“Each template sits on the site differently, but ours got extra attention because of the smaller site and some requirements from the city,” Miller says. “And just because you’re using a template doesn’t mean there isn’t an opportunity for design to happen.”

One of those opportunities arose from the desire to bring in more natural light and views to nature at the facility. The template calls for punched windows along the single-loaded corridor in the diagnostic and treatment block, but here, designers replaced them with a glass curtain wall. “When you see the glass and it’s lit up, and you can see the art inside, it says, ‘Come on in,’” Miller says.

Another first on display here is a “retail mall” just inside the MOB’s rotunda entry, where services such as the welcome desk, main public elevators, check-in for clinic appointments and surgery, outpatient pharmacy, waiting area, gift shop, coffee bar, and restrooms are gathered in one large, open space rather than in separate spaces off corridors.

“A lot of hospitals, you walk in the door and you have no idea where to go or what’s going on,” Miller says. “We wanted a better experience.”

Making the details matter

To give its facility a noninstitutional look, Miller says Kaiser Permanente focuses on extending design details from the front door all the way back into the staff and patient spaces.

“Hospitals have a tendency to put a lot of attention and energy at the lobby, and then sort of forget about color and the warmth of wood as you get back into the patient care spaces,” Miller says. “If it was important in the lobby to use color, then it’s important to use in the patient rooms, too—probably more important.”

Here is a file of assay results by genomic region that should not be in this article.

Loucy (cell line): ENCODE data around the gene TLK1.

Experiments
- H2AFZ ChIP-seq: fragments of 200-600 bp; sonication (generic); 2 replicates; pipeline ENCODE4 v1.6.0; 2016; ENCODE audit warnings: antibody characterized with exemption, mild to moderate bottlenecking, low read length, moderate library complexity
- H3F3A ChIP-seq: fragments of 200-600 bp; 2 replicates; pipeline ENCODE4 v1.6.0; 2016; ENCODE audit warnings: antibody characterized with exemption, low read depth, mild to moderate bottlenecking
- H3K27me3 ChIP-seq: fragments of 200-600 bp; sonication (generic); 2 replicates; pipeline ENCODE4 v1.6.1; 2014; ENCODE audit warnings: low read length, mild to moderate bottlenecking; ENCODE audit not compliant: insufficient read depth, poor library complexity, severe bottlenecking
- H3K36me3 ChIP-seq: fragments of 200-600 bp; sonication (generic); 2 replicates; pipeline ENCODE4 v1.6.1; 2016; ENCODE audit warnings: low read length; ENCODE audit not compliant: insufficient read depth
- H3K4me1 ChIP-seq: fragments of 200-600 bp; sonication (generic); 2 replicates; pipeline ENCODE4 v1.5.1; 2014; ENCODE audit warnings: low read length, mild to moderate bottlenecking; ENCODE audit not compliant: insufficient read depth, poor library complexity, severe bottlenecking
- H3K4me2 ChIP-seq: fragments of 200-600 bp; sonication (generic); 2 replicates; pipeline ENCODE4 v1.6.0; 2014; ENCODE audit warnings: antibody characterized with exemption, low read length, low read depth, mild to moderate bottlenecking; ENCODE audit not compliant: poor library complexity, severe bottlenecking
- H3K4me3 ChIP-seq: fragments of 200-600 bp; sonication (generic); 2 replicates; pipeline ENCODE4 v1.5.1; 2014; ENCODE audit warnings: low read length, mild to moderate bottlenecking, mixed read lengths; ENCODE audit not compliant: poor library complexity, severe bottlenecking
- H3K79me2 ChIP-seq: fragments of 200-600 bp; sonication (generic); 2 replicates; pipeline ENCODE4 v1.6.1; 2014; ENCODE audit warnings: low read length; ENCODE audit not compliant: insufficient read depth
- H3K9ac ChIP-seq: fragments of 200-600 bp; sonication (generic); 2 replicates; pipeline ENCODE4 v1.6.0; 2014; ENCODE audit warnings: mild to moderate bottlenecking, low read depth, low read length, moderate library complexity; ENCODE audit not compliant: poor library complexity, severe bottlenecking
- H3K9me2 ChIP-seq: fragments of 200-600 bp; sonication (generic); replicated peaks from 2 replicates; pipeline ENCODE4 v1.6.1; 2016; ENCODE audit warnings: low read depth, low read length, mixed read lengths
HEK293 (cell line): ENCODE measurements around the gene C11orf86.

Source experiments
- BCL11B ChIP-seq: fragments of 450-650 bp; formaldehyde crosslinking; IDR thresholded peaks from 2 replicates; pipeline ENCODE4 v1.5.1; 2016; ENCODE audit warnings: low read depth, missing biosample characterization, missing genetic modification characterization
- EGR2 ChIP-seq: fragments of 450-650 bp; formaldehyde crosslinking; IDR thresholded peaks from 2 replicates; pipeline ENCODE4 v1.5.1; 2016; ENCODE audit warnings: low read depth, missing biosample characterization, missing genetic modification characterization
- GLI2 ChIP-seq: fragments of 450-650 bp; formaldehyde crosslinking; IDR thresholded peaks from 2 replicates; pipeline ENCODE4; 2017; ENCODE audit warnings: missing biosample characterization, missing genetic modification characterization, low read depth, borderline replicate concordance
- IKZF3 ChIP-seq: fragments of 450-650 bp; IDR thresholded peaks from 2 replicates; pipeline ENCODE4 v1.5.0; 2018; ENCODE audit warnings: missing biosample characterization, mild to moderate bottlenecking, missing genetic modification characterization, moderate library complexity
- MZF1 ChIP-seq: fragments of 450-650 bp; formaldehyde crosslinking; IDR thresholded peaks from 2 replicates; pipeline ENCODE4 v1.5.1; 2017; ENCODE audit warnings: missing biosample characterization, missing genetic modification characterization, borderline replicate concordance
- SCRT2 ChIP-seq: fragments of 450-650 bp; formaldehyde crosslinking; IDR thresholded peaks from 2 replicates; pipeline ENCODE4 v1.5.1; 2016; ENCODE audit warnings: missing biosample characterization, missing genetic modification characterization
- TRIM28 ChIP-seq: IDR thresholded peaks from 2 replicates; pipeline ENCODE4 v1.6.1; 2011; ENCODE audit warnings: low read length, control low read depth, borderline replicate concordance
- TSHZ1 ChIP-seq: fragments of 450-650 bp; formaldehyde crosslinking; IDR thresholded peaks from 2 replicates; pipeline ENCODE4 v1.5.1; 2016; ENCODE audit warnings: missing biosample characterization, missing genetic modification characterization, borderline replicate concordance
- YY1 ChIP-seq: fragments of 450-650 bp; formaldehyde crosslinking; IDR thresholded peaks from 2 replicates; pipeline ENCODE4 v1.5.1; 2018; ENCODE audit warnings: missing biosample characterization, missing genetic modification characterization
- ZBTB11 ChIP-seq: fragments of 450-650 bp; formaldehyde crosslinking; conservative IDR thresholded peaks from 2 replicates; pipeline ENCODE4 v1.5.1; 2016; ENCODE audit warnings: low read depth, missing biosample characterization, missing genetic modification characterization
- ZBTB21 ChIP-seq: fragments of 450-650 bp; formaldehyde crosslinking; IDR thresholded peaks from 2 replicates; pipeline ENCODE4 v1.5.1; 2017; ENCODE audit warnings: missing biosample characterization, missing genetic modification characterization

These touches include artwork on the walls in the staff corridors, giclee prints on canvas in the patient rooms, and floor-to-ceiling wall graphics next to each exam room. To encourage staff, patients, and guests to use the stairs, designers added windows in the stairwells where possible and installed 10-by-20-foot, floor-to-ceiling graphics of outdoor activities at the landings.

The interior design is also reflective of its location in the Pacific Northwest, with each floor carrying a specific theme—forests, water, wildflowers, and mountains/long-distance views—with corresponding wall colors, flooring, carpeting, and artwork. Kaiser’s signature round, glass two-story rotunda houses a hanging glass sculpture of gingko leaves, another nod to the facility’s location. Inside the MOB, the main corridors are carpeted for a warmer aesthetic, with changes in the pattern serving as subtle wayfinding. Signage and artwork are also coordinated at each decision point.

The patient rooms include an interactive bedside console that hangs on a lightweight boom at the patient’s fingertips. The touch-screen device controls the lighting, TV, movies, and music, and connects to room service, as well, for food ordering. On the footwall, an electronic white board integrates staff notes, medical records, and patient information.

Lessons learned

Miller says a willingness to think about details and try new things helped lead to better results at Westside Medical Center. “Architecture is not a static business,” he says. “Obviously, you save a lot of time with a template. We figured it saved us 18 months. But it doesn’t mean you can’t think while you’re doing it.”

For more on Kaiser Permanente's art program for Westside Medical Center, read "Art Plays Starring Role At Kaiser Permanente’s New Oregon Hospital."


Project source list

Completion date: August 2012

Opening date: Aug. 6, 2013

Owner:  Kaiser Permanente

Architecture and interior design:  AECOM

Contracting and construction: Andersen Construction

Engineering:  m+nlb (Mazzetti Nash Lipsey Burch)


Anne DiNardo is senior editor of Healthcare Design. She can be reached at